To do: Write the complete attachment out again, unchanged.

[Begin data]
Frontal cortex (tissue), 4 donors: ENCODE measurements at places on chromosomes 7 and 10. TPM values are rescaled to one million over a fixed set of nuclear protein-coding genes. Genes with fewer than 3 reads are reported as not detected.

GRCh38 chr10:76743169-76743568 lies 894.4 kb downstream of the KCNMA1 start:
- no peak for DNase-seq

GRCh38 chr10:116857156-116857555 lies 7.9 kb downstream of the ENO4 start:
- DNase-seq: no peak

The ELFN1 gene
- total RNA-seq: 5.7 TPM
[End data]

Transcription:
Frontal cortex (tissue), 4 donors: ENCODE measurements at places on chromosomes 7 and 10. TPM values are rescaled to one million over a fixed set of nuclear protein-coding genes. Genes with fewer than 3 reads are reported as not detected.

GRCh38 chr10:76743169-76743568 lies 894.4 kb downstream of the KCNMA1 start:
- no peak for DNase-seq

GRCh38 chr10:116857156-116857555 lies 7.9 kb downstream of the ENO4 start:
- DNase-seq: no peak

The ELFN1 gene
- total RNA-seq: 5.7 TPM